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January 08, 2010

A Pessimist View of China Economic Future

Gordon G. Chang,author of The Coming Collapse of China, indicates why he thinks China will not have a $123 trillion economy in 2040

This related to previous articles at this site and are directed at 1993 nobel prize winning economist Robert Fogel predicting China to have a $123 trillion economy in 2040 (Note: others like Goldman Sachs predict China to have a $57 trillion economy in 2040

First, he neglects to mention that China’s educational system, despite all the money it receives, remains inappropriate for a modern society.

Second, Fogel is right to note that migration of labor to cities has been the engine of Chinese growth, but that process has stalled in the global economic downturn. Yes, China still has cheap labor, but not mentioned in the article are the generally accepted projections that the labor force will level off in a half decade and then shrink.

Third, it’s true that Beijing’s National Bureau of Statistics does not fully account for the output of the fast-growing service sector. That’s why its estimate of 13.0% growth for 2007 is low by about two percentage points. Then, small businesses were the most vibrant part of the economy. Today, the failure to properly assess the output of small business is resulting in an overestimation of GDP because these enterprises, which tend to be more dependent on exports, are suffering more than the larger ones.






Fourth, Fogel’s views of the political system are questionable. He neglects to say that Hu Jintao has presided over a seven-year crackdown and that the Communist Party tolerates less criticism today than it did two decades ago. Economic reform has stalled because China has progressed about as far as it can within its existing political framework. A true market economy, for example, requires the rule of law, which in turn requires “institutional curbs” on government.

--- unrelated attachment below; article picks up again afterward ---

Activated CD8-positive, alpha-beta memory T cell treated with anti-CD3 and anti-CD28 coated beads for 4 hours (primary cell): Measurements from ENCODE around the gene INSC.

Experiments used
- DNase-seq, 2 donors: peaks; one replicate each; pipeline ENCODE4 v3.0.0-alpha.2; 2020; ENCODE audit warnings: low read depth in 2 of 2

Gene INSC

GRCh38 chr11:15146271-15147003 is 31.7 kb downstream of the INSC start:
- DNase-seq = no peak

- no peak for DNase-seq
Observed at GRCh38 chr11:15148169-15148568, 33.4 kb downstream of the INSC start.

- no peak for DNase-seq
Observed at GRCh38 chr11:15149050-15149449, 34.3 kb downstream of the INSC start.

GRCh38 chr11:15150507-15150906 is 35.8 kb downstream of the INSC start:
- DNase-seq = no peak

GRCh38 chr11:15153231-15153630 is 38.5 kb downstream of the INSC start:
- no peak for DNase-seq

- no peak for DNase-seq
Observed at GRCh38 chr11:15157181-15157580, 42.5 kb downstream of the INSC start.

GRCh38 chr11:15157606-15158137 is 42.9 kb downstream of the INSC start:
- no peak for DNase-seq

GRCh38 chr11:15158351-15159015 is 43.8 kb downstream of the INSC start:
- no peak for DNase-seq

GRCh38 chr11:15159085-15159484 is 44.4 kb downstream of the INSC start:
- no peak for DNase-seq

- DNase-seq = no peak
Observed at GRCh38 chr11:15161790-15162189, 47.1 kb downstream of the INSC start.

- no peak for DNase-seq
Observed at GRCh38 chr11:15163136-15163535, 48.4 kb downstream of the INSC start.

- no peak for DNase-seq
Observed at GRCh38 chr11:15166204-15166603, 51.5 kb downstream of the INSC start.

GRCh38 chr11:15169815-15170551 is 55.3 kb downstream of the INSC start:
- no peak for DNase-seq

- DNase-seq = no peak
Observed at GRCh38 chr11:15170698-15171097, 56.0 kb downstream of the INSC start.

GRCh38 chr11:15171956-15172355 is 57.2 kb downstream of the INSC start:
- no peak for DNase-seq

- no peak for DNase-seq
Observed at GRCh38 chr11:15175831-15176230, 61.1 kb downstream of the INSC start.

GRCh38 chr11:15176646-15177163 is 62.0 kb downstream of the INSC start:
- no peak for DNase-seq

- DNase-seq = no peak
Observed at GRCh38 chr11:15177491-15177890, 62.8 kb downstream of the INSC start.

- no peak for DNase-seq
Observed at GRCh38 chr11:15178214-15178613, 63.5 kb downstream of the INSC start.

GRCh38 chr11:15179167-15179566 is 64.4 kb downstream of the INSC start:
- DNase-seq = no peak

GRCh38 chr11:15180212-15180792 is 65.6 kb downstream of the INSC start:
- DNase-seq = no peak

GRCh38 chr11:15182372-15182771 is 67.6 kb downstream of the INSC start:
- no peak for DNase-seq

Fifth, Fogel apparently knows almost nothing about Chinese consumer spending. Historically, consumption contributed about 60% of China’s economic output. Today, it accounts for about 30%--and that number is going lower. Why? Beijing’s stimulus spending, about $1.1 trillion last year, is devoted almost entirely to building infrastructure and industrial capacity. As a result, the role of consumer spending is decreasing.


Nicholas Consonery is a China analyst at Eurasia Group also has a more negative view on China's future economy

The most important reason why we won't see 1.4 billion Chinese earning an average of $85,000 per year is simply that the Earth can't sustain such rapid growth. The biggest environmental challenge for China's leadership will be in securing enough water to keep the economy afloat.

Fogel warns that Europe faces some serious demographic challenges. True enough, but as Fogel only briefly acknowledges, China has an aging population of its own to reckon with. Chinese statistics show that the country's birthrate fell 42 percent from 1990 to 2007, and government projections suggest that by 2025, nearly a quarter of China's population will have celebrated its 60th birthday.


China can rely less on cars and planes and more on high speed rail.

Also, advanced electric bikes will also be part of China's transportation solutions.

China is developing cleaner energy with a plan that is compatible with high growth

China is building grand canals to address water shortages and is also building up desalination capabilities.

China is now ranked second in scientific research output.

An annual report by data analyst Evidence, published today by the Department for Business, Innovation and Skills, shows that China has moved into second place after the US in a ranking of nations by their research output.

Although the UK published 91,273 papers in 2008 – an average of 2.3 per researcher and up more than 11,000 on 2007 – it was not enough to keep pace with the most populous country in the world, which has experienced a four-fold rise in its output over the past decade.

China produced more than 110,000 papers in 2008 – an increase of about 30,000 on the 2007 figure.

The Evidence data show that the UK was responsible for 7.9 per cent of the world’s research papers in 2008, down from an average of 8.5 per cent over the past five years. The US retained its lead, although its world share has also dropped, from 34 to 29.5 per cent over the period.

The report notes an “exceptional” global increase in the number of papers published this year, driven largely by China, Brazil, India and Iran.

Despite the drop in its share of publications, the UK’s share of the world’s citations – formal references of papers by fellow academics – increased. It rose from an average of 11.2 per cent over the past five years to 11.8 per cent in 2008, putting the UK in second place after the US.





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